Gary the Gardener: Personal Space

Oct
09
by Christine

My relationship with Gary the Gardener developed slowly after it became known to me that he was the one digging up and replanting my tulips. Gary would energetically run along the top of our six-foot wooden fence stopping occasionally to eavesdrop on Marty and me as we sat in “our chairs” by the lake. He was particularly interested in our Sunday morning gatherings that included hot drinks and cool conversation.  

Gary is not a stealth squirrel, Gary is noisy, brash and at time careless. I remember the day he was jumping through the limbs of the dogwood tree that canopies our patio and fell from the lower limb to the ground. I was alarmed not only because a grey squirrel fell from the heavens to my feet but he also fell equal distance between Dorian and me.

Dorian, named for the doomed character in the Oscar Wilde novel, Dorian Grey, was a lovely, sleek grey cat that was always willing to accompany me as I searched for a warm spot in the sun on chilly fall days. After finding the perfect spot, we would lounge together happy to be alive.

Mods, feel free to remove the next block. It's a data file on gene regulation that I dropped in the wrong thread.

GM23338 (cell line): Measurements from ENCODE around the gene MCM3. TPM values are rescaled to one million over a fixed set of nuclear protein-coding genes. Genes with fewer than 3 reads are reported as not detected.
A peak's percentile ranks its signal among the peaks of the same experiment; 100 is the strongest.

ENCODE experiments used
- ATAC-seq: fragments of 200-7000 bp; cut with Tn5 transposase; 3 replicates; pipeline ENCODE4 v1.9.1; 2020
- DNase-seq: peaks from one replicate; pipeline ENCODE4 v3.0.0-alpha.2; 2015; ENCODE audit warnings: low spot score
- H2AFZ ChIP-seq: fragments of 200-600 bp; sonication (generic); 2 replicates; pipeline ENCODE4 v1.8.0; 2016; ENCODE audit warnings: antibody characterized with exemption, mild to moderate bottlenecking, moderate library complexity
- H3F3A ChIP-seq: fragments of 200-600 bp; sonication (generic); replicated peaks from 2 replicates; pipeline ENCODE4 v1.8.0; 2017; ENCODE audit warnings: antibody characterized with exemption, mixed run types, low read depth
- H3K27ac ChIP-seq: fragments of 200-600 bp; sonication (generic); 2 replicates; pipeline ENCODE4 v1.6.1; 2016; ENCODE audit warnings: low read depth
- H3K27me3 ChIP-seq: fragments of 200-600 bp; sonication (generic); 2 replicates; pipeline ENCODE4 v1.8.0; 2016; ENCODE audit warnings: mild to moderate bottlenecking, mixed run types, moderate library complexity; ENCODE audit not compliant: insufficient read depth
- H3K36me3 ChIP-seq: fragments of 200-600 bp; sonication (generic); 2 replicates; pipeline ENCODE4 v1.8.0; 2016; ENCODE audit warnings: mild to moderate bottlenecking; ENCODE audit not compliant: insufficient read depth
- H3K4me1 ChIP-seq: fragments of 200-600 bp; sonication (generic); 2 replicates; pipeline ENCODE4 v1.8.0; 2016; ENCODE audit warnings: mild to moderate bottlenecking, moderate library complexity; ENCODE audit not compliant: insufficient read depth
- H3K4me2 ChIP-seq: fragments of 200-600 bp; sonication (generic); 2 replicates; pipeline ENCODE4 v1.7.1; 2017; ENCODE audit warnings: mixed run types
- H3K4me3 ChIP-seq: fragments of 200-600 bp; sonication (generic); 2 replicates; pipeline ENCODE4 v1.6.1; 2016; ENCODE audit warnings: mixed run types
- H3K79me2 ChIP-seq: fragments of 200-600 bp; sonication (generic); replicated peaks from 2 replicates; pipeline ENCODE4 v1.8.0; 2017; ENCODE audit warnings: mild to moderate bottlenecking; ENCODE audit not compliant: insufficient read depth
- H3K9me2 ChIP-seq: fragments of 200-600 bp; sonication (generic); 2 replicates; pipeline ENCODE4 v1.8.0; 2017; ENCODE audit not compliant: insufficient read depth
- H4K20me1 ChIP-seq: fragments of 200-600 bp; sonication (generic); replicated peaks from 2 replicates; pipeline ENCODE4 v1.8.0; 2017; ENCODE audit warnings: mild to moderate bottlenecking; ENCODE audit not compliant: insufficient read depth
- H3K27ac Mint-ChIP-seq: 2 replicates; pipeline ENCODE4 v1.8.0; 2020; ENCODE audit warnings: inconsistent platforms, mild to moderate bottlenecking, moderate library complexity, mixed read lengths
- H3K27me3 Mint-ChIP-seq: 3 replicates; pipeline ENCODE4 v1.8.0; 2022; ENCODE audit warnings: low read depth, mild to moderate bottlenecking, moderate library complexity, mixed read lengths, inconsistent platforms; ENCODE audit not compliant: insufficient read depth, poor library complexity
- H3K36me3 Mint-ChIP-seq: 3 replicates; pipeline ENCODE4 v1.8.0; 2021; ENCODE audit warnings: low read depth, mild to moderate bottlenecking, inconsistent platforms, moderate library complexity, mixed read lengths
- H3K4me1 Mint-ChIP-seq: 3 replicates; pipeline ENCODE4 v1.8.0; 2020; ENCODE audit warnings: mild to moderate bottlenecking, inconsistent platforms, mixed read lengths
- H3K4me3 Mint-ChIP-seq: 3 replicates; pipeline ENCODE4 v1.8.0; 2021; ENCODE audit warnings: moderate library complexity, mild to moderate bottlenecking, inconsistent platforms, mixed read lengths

Dorian was startled too when Gary came from nowhere and landed at her feet. She did not move but give me a wry look that said, “Bless his heart, he doesn’t have the brains God gave a, well, a squirrel.  Dorian and her sister, Emily were both New Yorkers but once I moved in they began to use some of my Southern aphorisms.

Gary took only a moment to realize that neither Dorian nor I were going to come after him and that he needed to move immediately in the event one or both of us changed our mind. He did the Fred Flintstone scramble and ran away.

I thought about Dorian’s amused response to Gary’s fall and wondered if she didn’t chase after him because she was getting on in years. After all she was 18 years old.  But honestly I know that wasn’t the reason. Unlike her namesake, Dorian was gentle and laid back. Emily was the huntress in the family and she most definitely would have pinned Gary to the ground, if for no other reason than to teach him a lesson about the hierarchy of squirrels in relationship to cats. But that is a story for another day.

I do believe that day Gary understood that I meant him no harm. We could co-exist and if occasionally we ended up in one another’s space, we would work it out. Little did I know that his personal space was a lot larger than mine and that there would come a day when I would be required to have an open and honest conversation with him about my personal space.

Hugs,
C